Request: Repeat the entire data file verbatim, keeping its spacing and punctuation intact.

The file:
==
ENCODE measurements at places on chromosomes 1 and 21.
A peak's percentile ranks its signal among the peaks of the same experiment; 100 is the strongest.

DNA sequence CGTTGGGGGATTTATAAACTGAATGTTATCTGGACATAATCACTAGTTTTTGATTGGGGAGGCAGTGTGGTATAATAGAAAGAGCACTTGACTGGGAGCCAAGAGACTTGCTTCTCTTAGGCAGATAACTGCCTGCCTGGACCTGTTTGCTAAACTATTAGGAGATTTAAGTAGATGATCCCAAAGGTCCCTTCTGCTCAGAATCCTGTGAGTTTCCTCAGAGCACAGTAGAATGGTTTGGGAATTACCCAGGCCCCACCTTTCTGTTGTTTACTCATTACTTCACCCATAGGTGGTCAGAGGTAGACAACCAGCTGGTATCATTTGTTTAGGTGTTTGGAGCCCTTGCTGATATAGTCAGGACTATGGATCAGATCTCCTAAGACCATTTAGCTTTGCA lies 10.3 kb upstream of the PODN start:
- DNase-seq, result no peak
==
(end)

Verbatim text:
ENCODE measurements at places on chromosomes 1 and 21.
A peak's percentile ranks its signal among the peaks of the same experiment; 100 is the strongest.

DNA sequence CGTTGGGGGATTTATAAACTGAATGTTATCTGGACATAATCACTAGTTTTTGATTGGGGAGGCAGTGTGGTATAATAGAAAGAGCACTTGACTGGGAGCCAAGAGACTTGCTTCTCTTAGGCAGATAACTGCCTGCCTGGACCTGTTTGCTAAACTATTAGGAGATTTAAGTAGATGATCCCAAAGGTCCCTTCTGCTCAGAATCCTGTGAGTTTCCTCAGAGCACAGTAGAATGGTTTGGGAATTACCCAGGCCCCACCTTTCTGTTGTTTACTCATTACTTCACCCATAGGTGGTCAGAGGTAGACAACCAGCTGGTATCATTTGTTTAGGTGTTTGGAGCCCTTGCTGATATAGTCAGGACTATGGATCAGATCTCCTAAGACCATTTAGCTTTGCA lies 10.3 kb upstream of the PODN start:
- DNase-seq, result no peak